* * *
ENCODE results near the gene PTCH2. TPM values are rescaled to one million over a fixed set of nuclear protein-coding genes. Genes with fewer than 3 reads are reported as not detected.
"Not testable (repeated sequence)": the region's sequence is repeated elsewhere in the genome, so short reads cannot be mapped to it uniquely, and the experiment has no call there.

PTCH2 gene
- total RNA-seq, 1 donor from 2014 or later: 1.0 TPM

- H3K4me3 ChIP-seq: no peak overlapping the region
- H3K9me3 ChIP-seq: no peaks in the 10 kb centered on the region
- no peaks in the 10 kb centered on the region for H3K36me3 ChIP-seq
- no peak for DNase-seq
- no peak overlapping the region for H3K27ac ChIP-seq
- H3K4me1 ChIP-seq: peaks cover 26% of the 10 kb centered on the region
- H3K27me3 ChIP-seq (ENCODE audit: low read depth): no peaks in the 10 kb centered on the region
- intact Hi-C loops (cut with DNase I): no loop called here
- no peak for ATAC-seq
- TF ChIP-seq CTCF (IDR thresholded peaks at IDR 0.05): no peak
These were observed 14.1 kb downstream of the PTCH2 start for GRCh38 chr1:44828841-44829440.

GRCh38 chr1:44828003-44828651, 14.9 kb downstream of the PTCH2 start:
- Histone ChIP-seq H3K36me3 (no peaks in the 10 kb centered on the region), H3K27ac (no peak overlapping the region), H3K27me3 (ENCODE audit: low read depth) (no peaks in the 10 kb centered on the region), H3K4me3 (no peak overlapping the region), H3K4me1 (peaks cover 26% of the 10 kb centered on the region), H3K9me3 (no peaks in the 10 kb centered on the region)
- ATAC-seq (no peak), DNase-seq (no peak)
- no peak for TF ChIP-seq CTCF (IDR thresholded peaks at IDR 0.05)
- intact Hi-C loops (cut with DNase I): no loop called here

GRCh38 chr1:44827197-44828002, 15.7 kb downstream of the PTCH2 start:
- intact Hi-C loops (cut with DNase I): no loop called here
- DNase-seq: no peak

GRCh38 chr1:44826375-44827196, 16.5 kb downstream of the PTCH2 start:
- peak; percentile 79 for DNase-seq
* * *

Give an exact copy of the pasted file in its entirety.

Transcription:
ENCODE results near the gene PTCH2. TPM values are rescaled to one million over a fixed set of nuclear protein-coding genes. Genes with fewer than 3 reads are reported as not detected.
"Not testable (repeated sequence)": the region's sequence is repeated elsewhere in the genome, so short reads cannot be mapped to it uniquely, and the experiment has no call there.

PTCH2 gene
- total RNA-seq, 1 donor from 2014 or later: 1.0 TPM

- H3K4me3 ChIP-seq: no peak overlapping the region
- H3K9me3 ChIP-seq: no peaks in the 10 kb centered on the region
- no peaks in the 10 kb centered on the region for H3K36me3 ChIP-seq
- no peak for DNase-seq
- no peak overlapping the region for H3K27ac ChIP-seq
- H3K4me1 ChIP-seq: peaks cover 26% of the 10 kb centered on the region
- H3K27me3 ChIP-seq (ENCODE audit: low read depth): no peaks in the 10 kb centered on the region
- intact Hi-C loops (cut with DNase I): no loop called here
- no peak for ATAC-seq
- TF ChIP-seq CTCF (IDR thresholded peaks at IDR 0.05): no peak
These were observed 14.1 kb downstream of the PTCH2 start for GRCh38 chr1:44828841-44829440.

GRCh38 chr1:44828003-44828651, 14.9 kb downstream of the PTCH2 start:
- Histone ChIP-seq H3K36me3 (no peaks in the 10 kb centered on the region), H3K27ac (no peak overlapping the region), H3K27me3 (ENCODE audit: low read depth) (no peaks in the 10 kb centered on the region), H3K4me3 (no peak overlapping the region), H3K4me1 (peaks cover 26% of the 10 kb centered on the region), H3K9me3 (no peaks in the 10 kb centered on the region)
- ATAC-seq (no peak), DNase-seq (no peak)
- no peak for TF ChIP-seq CTCF (IDR thresholded peaks at IDR 0.05)
- intact Hi-C loops (cut with DNase I): no loop called here

GRCh38 chr1:44827197-44828002, 15.7 kb downstream of the PTCH2 start:
- intact Hi-C loops (cut with DNase I): no loop called here
- DNase-seq: no peak

GRCh38 chr1:44826375-44827196, 16.5 kb downstream of the PTCH2 start:
- peak; percentile 79 for DNase-seq